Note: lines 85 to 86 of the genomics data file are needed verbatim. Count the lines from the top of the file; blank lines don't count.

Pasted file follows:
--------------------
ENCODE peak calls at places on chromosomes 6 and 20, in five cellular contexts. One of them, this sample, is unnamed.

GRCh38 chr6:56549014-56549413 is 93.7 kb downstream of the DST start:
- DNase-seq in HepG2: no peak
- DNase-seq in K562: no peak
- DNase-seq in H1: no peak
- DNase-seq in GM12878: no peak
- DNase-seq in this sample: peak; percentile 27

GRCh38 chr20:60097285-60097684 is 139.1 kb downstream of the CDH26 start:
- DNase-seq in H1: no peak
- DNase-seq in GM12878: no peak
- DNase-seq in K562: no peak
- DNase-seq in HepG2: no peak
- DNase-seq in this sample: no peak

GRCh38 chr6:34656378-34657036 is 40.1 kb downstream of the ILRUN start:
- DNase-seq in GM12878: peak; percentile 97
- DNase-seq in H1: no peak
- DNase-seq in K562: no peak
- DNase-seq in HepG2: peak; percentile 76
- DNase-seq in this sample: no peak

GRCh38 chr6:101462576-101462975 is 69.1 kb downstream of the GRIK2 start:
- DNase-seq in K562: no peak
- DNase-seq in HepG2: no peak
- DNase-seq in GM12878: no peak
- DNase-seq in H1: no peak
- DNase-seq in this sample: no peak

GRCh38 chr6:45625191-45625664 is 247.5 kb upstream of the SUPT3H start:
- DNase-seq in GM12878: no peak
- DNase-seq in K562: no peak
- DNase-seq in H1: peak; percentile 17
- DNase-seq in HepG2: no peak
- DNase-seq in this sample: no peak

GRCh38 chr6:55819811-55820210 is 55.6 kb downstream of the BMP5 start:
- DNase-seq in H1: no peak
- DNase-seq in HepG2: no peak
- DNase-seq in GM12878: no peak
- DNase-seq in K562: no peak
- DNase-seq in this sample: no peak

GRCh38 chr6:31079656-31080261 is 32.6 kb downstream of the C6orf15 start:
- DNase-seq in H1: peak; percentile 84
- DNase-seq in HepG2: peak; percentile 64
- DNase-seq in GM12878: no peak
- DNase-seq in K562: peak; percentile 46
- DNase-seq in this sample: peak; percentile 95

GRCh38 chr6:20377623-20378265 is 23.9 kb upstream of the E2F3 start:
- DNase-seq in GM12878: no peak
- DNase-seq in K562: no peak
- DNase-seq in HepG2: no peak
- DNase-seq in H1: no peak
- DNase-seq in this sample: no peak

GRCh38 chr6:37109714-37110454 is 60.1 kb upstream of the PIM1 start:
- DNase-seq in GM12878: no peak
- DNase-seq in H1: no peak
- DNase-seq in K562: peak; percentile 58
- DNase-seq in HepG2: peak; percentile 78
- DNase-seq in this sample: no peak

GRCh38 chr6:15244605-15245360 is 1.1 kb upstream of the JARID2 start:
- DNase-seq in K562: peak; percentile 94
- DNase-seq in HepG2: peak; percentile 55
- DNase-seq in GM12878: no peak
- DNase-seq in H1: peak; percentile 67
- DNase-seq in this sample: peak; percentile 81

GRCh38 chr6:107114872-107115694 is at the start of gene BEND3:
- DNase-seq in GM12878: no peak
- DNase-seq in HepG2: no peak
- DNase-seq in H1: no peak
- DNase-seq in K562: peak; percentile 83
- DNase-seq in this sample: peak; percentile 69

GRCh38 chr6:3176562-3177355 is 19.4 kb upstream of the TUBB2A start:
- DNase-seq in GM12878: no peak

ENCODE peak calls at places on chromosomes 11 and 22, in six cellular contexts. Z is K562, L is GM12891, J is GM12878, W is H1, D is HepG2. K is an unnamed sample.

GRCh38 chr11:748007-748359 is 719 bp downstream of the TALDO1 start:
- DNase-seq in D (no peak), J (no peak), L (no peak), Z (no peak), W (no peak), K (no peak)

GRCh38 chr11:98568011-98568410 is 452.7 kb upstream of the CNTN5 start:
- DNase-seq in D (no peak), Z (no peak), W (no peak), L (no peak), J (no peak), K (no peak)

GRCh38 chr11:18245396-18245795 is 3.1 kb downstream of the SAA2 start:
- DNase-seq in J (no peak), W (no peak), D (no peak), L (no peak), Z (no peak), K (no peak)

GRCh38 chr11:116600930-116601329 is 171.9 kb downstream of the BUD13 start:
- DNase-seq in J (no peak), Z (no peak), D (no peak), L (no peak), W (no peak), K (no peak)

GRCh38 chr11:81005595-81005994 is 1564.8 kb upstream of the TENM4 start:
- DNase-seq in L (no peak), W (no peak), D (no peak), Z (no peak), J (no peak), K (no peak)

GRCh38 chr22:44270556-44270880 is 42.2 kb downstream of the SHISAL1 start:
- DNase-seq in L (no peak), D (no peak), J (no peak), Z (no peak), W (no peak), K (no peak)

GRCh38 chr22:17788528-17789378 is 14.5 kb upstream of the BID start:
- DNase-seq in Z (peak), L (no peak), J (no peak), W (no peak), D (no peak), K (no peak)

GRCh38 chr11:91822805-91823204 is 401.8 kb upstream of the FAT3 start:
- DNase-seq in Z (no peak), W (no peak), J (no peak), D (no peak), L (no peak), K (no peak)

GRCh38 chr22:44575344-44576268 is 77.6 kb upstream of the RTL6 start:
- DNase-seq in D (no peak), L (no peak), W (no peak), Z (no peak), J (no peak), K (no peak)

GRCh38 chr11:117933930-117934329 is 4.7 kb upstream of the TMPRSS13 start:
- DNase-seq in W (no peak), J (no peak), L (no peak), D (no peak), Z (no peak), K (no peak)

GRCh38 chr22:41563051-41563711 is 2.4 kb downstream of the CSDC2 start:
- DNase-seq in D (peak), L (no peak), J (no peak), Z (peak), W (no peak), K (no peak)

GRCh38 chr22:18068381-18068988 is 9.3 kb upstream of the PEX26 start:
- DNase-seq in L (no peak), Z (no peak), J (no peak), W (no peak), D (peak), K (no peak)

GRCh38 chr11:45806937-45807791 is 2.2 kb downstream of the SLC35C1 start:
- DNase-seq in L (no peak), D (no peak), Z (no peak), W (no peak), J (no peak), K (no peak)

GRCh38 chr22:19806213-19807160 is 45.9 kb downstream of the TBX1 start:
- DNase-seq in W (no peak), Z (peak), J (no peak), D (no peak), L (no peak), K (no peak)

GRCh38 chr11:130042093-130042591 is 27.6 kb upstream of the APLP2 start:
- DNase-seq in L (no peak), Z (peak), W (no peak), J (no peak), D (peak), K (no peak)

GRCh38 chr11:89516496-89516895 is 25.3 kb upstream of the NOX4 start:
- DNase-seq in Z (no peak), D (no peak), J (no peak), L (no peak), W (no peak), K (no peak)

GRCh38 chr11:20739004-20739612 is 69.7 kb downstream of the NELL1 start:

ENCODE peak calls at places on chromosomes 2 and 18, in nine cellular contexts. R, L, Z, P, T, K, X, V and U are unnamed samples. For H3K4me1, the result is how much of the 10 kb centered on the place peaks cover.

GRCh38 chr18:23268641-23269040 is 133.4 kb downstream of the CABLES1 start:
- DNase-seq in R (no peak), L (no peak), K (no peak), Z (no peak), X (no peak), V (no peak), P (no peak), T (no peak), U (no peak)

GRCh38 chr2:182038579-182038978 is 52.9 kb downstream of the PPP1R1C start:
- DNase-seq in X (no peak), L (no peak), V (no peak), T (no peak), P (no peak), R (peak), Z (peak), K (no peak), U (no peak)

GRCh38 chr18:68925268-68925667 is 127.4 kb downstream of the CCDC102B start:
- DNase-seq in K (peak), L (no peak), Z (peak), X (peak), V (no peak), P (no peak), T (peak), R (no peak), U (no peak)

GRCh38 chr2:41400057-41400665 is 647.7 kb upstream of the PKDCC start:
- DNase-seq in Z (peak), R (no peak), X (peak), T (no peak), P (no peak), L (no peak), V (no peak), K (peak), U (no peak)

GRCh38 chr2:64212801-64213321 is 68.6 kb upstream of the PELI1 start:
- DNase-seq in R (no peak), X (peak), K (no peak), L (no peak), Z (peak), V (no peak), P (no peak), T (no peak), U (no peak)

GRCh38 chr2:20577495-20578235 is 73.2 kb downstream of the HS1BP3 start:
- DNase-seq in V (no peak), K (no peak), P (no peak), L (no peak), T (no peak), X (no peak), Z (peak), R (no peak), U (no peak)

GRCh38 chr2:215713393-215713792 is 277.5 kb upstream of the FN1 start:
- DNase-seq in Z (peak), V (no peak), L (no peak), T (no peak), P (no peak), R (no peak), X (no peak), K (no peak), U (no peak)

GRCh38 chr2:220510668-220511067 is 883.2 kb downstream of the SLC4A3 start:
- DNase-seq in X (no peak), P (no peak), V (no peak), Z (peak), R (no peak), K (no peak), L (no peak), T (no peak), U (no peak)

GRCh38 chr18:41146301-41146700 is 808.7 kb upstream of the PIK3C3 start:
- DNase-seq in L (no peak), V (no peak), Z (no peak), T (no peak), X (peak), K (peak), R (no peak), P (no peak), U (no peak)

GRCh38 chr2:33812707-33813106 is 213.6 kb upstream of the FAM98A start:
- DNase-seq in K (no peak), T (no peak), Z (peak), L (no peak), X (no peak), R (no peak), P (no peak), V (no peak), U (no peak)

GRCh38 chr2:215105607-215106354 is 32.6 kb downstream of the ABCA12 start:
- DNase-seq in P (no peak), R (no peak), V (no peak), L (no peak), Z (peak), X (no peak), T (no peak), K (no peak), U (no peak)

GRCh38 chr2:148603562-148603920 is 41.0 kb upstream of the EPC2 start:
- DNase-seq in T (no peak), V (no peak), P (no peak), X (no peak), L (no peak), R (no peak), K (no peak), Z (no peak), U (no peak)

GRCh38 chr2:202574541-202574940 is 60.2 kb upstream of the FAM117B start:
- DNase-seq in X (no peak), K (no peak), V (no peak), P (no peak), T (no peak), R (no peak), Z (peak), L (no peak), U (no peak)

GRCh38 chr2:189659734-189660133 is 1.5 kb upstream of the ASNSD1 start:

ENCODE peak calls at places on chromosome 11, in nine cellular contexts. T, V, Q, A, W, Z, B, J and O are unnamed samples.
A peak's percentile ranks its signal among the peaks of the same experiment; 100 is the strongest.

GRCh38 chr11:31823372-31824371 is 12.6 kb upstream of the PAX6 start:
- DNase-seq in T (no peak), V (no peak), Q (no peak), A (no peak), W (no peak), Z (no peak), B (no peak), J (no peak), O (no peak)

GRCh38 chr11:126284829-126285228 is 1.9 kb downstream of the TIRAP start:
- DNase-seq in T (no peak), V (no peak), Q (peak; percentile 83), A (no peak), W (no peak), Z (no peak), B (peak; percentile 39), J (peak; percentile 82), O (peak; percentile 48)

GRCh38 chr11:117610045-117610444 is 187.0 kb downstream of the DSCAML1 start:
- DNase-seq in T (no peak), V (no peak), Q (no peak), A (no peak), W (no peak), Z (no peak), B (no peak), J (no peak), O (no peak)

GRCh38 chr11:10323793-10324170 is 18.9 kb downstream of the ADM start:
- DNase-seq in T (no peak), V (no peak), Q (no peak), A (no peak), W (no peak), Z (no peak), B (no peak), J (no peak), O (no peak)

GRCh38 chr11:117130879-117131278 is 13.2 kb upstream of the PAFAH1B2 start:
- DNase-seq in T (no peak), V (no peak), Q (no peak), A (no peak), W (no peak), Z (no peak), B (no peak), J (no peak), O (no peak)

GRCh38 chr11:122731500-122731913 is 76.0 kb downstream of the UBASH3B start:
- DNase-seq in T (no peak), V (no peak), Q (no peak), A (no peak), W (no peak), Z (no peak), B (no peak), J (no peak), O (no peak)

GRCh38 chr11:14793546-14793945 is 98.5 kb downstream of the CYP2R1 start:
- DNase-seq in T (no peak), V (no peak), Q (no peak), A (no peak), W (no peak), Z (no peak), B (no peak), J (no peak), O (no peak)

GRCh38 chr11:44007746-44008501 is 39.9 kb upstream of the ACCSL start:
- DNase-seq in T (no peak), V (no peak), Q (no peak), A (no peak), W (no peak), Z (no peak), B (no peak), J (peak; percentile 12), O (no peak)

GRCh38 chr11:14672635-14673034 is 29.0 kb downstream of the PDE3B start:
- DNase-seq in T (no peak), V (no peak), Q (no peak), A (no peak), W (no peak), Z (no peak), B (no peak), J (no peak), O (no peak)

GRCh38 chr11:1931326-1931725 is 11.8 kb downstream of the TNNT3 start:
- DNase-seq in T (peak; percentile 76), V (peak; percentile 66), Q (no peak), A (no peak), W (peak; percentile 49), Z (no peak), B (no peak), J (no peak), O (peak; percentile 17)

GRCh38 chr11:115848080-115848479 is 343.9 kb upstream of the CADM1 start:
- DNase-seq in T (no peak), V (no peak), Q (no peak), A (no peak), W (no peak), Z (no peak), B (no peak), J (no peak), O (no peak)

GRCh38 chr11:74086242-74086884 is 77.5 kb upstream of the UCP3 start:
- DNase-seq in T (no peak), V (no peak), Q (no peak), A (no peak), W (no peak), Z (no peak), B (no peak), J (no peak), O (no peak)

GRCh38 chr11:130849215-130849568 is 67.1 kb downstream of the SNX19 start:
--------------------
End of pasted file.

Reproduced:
GRCh38 chr11:91822805-91823204 is 401.8 kb upstream of the FAT3 start:
- DNase-seq in Z (no peak), W (no peak), J (no peak), D (no peak), L (no peak), K (no peak)